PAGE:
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Ozark Season 4: Part 1
Narrator: Things didn't go as planned.
(Ozark Season 4 Part 1 premieres on Netflix on January 21st)
As season three drew to a close, Marty and Wendy Byrd had their hands drenched in blood. By the halfway point of the final season, they’re practically drowning in it. Whether it’s by the Mexican drug cartel they’re not equipped to deal with or the equally nefarious political system stateside, the end is coming one way or another.
It’s that inevitability and its denial which make Ozark so infinitely rewarding. The end is coming, everyone knows it, yet none will admit it. Everything is another play that will buy more time. Except now, when the noose grows tighter. It is here the smart script and intricate plotting of previous seasons pay off big time.
The Byrds are terrible people, yes, but it’s hard not to root for them. There’s a perversion to their American dream that extends into the very fabric of society itself. As everyone looks out for number one, you can’t help but admire the underdogs rigging the game in their favor.
But this time it feels like the Byrds have bitten more than they can chew. Omar Navarro (a terrifying Felix Solis) wants out – and Marty and Wendy are going to make that happen, or else. With their half-life as criminals coming to an end, the Byrds have to make hard choices for their future. If they even have one.
There’s delayed gratification throughout the half-season, and it will test the patience of some. The first episode begins with an event so startling its ghost looms over everything that follows. But it’s still only a tease for a resolution we’re denied until part two rolls out later this year. Pieces move rapidly on the chessboard – some teasing greater consequences; others ending stories suddenly and very violently. Even after all this time, Ozark continues to surprise and shock in a way that feels earned and never cheap.
Some elements do raise eyebrows. Mainly the two new antagonists who show up for the finale. While Alfonso Herrera’s Javi, nephew to cartel head Navarro, is deliciously evil in every way, I wish it wasn’t at such a last minute. Then there’s Mel Sattem, played with charming scruffiness by Adam Rothenberg, who delights as a private eye nobody seems to like. It’s a fun part, and Rothenberg leans on the dickishness with glee, but we’re this close to the finish line – surely we don’t need more obstacles?
Especially as there’s enough drama coming from within the family already. Jonah (Skylar Gaertner) was already on the edge by season three, and his spiral is frustrating in the best possible way. We have omniscience as viewers, and there are many times you just want to scream at his teenage fury. Even as Marty dryly finds pride in seeing his precocious offspring launder money at just fourteen. (“Do not be proud of him!” Wendy hisses.)
Lead by career-best performances from Jason Bateman and Laura Linney, every cast member continues to bring their A-game. Series MVP, Julia Garner, is once again stunning as Ruth, Marty’s ingénue disillusioned by everyone, everything, everywhere. Ruth is a fascinating contradiction, smarter than she gives herself credit for, but also arrogant enough to not know when she’s playing out of her league. Garner plays the opposing forces to perfection, at once hoping to escape the dead ends – both imposed and self-made – while dreading the thought of facing life outside her comfort zone.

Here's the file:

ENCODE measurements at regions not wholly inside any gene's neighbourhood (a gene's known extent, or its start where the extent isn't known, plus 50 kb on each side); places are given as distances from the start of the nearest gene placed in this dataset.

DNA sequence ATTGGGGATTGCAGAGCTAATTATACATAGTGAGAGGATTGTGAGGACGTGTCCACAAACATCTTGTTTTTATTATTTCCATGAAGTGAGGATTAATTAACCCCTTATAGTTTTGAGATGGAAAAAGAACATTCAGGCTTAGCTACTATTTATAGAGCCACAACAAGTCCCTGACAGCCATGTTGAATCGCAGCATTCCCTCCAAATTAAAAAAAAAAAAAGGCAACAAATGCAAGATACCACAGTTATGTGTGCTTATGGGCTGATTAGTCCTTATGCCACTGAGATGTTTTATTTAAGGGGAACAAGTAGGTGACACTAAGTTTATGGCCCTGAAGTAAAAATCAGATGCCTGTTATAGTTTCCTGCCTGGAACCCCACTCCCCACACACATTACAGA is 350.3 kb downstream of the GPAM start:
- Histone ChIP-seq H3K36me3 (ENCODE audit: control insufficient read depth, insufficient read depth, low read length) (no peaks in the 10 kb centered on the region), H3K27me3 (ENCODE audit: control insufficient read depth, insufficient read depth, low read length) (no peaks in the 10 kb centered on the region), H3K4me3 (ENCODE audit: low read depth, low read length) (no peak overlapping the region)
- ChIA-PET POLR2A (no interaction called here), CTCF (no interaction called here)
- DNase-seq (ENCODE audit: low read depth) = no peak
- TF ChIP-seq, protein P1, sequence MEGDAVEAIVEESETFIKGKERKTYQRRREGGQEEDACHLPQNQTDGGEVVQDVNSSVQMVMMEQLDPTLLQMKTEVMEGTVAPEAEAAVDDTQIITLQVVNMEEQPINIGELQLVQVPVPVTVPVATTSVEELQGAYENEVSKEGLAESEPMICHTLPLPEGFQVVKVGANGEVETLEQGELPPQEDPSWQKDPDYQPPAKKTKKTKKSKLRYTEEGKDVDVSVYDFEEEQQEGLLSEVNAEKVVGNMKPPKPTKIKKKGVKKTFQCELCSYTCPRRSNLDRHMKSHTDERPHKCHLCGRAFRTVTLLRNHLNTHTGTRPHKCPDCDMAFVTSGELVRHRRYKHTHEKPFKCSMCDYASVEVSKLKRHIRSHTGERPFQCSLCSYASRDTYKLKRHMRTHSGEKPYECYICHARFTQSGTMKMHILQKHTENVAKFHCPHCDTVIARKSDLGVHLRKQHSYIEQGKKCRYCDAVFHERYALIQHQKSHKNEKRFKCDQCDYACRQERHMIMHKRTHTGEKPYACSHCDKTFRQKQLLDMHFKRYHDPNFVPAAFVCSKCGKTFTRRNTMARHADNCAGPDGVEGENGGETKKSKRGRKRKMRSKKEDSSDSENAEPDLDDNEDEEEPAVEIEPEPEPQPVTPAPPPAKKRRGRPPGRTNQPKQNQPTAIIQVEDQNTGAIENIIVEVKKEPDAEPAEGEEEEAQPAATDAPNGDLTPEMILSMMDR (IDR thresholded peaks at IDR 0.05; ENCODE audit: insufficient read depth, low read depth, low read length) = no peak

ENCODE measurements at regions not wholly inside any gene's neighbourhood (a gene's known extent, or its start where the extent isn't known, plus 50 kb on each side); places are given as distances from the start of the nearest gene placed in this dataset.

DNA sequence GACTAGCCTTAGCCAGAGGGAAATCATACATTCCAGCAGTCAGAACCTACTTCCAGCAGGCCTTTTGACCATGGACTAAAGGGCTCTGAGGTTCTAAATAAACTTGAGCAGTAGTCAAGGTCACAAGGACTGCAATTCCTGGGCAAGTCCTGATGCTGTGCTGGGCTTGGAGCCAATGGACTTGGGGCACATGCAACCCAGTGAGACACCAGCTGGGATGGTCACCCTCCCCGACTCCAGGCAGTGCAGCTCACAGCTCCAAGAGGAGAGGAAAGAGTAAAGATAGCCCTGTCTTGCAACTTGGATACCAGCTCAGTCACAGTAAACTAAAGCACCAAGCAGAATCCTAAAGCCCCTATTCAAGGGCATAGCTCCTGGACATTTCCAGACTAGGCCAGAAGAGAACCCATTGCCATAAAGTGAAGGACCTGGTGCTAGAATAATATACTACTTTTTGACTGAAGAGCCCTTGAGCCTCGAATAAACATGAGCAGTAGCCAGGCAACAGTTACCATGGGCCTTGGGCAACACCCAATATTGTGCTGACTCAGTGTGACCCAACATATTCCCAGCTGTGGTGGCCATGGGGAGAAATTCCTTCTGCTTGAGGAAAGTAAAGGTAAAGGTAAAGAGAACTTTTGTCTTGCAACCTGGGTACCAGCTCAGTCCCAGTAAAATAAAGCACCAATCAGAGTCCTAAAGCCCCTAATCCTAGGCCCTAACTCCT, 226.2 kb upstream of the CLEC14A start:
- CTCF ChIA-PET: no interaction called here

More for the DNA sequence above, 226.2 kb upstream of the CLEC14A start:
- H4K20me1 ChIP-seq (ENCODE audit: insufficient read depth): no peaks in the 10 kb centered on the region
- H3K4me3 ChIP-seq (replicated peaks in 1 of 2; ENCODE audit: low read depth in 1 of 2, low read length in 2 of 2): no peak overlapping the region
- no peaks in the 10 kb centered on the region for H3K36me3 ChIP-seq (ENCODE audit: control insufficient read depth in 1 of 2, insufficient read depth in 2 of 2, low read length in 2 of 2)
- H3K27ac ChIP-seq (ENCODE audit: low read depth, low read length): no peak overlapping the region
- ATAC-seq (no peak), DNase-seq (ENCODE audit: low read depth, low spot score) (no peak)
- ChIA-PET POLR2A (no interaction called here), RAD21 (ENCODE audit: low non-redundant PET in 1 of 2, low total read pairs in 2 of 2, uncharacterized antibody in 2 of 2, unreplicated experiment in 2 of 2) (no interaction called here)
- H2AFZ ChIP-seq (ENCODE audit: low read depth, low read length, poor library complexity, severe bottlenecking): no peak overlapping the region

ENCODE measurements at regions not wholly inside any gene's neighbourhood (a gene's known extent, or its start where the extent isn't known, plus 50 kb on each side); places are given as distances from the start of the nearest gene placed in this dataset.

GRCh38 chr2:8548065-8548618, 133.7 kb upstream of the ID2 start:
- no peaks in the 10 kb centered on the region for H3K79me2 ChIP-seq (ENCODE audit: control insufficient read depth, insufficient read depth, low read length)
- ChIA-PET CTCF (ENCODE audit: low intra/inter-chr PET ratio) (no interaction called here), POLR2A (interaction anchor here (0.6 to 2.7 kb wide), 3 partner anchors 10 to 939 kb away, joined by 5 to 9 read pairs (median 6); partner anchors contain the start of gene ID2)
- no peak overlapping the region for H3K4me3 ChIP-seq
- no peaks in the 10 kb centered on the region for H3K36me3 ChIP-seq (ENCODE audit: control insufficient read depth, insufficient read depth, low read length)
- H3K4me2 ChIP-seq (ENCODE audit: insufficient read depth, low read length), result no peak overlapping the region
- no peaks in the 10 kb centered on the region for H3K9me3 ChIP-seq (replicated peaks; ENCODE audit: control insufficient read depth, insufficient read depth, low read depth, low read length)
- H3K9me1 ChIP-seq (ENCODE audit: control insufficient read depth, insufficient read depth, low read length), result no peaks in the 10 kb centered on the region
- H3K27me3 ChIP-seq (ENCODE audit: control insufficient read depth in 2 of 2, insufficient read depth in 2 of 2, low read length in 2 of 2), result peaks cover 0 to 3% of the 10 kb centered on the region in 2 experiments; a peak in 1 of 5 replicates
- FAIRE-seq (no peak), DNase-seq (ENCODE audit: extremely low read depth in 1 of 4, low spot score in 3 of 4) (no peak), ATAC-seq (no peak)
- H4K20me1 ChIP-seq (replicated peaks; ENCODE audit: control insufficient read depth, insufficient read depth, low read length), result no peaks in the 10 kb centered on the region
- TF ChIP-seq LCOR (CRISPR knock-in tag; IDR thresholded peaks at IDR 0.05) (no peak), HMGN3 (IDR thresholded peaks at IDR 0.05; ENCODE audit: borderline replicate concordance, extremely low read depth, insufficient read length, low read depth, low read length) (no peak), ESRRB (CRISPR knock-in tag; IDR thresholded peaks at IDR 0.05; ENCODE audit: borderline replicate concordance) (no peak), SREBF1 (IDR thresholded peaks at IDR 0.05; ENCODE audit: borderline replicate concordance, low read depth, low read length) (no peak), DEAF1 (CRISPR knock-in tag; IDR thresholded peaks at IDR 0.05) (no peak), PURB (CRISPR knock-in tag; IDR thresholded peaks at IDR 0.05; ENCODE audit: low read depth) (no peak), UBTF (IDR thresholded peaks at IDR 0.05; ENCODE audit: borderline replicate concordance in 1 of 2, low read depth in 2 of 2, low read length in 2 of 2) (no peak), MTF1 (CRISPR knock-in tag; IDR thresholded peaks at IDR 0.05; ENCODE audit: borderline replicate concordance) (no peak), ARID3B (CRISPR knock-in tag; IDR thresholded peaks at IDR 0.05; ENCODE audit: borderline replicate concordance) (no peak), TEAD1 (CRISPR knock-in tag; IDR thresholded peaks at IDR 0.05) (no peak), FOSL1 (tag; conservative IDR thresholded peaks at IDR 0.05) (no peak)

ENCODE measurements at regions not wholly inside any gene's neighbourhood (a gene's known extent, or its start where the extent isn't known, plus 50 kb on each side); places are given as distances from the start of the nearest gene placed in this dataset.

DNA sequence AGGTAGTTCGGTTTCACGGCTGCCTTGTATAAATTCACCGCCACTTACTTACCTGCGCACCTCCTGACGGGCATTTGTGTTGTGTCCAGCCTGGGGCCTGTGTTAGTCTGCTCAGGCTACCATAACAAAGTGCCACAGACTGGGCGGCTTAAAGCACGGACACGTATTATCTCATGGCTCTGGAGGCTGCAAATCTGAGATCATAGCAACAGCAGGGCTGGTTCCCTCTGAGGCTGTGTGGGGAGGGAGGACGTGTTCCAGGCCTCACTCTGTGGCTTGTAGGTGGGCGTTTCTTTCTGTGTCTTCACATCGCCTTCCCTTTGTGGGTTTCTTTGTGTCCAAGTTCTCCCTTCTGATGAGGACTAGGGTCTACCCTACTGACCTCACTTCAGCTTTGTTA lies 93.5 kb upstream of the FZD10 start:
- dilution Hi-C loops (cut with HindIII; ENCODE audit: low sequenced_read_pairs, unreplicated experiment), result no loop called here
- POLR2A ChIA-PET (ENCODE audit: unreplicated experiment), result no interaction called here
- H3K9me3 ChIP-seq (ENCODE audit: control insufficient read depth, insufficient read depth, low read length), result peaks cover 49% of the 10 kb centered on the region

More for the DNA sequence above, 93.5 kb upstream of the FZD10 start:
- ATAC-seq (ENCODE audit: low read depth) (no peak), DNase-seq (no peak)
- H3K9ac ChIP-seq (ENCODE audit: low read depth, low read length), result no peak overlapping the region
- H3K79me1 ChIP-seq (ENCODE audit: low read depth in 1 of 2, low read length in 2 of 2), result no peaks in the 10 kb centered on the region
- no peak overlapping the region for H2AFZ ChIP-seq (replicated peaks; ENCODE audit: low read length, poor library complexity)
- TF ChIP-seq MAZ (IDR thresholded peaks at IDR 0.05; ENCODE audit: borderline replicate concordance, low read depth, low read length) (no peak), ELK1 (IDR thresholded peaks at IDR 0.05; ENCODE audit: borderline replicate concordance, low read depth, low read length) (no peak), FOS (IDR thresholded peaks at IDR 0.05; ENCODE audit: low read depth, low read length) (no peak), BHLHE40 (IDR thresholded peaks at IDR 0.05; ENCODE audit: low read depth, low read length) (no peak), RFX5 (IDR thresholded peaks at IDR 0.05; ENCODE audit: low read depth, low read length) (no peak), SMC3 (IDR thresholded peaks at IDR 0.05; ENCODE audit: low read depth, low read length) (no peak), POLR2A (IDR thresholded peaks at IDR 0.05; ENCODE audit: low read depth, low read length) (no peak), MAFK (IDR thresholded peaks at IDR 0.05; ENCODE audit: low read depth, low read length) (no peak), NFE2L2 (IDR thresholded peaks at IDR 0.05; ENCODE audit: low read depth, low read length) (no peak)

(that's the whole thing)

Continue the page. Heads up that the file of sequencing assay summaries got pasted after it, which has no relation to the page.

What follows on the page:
Then, there are the Byrds. Linney, as Wendy, chose her new direction last season, placing ruthless ambition above family, and her laser-focused drive makes for powerful viewing. There’s a brilliant scene between her and Darlene (a withering Lisa Emery) that juxtaposes the two in ways neither is quite comfortable. Wendy, like Ruth, is running from the failures in her life, but unlike Ruth, who barks to keep others away, Wendy roars through everyone and everything like a freight train.
Bateman, as Marty, excels in equal measure. Marty remains a mystery, equal parts oblivious and scheming behind an aw-shucks-persona. Bateman plays up his ageless looks and affable personality in giving Marty a deceptively absent feel, even as his bigger picture seems to outplay everyone else at all times. It’s a bravura performance, compelling and pitiful when it needs to be, always playing the audience in a sleight of hand that keeps you guessing.
With just seven episodes left, it’s hard to say yet whether Ozark sticks the landing.
Delivering an ending that pleases everyone is not in the cards at this point. Some will undoubtedly be upset when this half closes. But if it plays its cards right, Ozark has the potential to rival other great crime dramas of the past few decades. Like The Sopranos, it arguably all boils down to family, even as we know not all of them are getting out clean. While not all of it is particularly original, Ozark shows how important the journey of getting to the familiar ground really is.
On that front, part one delivers the goods. The Byrds remain compelling even as they’re torn apart. Or maybe they’re compelling exactly because of that strife. Whatever the reason, I’ll be sad to see them go.